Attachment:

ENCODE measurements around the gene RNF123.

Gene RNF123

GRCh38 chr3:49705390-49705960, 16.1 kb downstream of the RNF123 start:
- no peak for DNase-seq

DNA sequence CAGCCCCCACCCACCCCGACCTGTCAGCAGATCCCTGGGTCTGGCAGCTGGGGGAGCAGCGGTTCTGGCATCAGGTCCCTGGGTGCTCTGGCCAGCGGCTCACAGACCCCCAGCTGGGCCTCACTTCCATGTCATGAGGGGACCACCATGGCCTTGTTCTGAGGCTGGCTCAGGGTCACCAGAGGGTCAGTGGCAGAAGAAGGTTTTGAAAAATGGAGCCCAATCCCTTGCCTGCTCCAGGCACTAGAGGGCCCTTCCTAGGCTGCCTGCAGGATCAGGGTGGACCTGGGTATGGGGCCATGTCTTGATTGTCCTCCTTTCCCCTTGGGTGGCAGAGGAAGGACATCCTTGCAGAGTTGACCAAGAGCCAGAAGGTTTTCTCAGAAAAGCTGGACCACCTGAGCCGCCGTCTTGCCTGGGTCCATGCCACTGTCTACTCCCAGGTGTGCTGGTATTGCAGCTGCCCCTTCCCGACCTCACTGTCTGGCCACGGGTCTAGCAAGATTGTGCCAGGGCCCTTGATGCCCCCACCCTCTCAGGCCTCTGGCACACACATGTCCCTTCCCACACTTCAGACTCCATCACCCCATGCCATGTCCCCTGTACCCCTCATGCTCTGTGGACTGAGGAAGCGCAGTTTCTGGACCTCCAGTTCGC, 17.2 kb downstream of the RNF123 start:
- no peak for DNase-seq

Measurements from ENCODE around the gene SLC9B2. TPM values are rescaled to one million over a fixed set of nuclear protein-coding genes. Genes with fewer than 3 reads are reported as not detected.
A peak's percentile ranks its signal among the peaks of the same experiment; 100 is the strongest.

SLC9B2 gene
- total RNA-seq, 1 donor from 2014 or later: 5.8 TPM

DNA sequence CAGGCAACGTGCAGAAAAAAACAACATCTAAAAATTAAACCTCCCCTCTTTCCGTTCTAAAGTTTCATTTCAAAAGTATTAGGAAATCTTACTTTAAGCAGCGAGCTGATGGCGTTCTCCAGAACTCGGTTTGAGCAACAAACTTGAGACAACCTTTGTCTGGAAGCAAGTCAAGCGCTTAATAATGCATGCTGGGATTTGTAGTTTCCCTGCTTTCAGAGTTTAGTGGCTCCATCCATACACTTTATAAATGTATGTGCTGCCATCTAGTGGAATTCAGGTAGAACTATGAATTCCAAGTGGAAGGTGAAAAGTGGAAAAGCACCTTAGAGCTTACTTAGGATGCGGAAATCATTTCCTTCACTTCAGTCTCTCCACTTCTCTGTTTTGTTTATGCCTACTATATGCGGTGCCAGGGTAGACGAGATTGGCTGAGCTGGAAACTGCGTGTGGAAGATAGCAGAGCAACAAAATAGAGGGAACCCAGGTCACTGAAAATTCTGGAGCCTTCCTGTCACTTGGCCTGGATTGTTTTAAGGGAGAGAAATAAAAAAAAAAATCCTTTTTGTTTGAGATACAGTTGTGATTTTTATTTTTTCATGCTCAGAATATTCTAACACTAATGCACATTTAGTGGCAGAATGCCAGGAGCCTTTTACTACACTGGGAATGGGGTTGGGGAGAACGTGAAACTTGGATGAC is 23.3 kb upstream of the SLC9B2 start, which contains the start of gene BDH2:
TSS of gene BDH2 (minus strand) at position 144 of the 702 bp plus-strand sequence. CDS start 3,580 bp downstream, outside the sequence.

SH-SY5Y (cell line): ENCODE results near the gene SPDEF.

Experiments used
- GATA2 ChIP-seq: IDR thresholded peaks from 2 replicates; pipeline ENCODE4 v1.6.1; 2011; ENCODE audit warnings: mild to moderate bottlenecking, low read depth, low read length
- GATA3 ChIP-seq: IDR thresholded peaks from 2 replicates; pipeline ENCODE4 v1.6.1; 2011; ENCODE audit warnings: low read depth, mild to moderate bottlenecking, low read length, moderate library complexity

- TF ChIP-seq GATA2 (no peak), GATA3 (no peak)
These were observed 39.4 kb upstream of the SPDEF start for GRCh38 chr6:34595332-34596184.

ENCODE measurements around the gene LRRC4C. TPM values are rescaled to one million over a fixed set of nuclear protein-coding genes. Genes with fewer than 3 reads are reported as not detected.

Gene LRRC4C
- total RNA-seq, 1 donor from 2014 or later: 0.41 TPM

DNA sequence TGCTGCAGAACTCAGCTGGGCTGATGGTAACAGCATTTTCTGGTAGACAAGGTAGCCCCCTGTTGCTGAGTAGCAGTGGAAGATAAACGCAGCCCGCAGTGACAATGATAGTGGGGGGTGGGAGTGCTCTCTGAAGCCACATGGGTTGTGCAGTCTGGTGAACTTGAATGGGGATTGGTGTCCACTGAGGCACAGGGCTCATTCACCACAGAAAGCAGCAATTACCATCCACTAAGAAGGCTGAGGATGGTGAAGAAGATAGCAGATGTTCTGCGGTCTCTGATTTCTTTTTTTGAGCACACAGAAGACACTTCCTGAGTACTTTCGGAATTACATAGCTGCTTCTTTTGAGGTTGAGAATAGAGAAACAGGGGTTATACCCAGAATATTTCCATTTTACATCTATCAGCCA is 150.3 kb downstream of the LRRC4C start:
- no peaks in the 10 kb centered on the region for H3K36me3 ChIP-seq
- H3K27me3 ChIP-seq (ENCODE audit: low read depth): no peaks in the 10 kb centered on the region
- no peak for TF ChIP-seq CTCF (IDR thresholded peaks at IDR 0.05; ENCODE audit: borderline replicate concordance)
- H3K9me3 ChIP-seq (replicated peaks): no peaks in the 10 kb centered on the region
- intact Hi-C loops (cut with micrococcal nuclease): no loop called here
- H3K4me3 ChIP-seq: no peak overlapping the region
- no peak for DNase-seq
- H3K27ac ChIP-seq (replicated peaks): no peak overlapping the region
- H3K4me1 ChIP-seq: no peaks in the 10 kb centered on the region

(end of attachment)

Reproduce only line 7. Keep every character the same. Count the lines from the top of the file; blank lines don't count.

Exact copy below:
Measurements from ENCODE around the gene SLC9B2. TPM values are rescaled to one million over a fixed set of nuclear protein-coding genes. Genes with fewer than 3 reads are reported as not detected.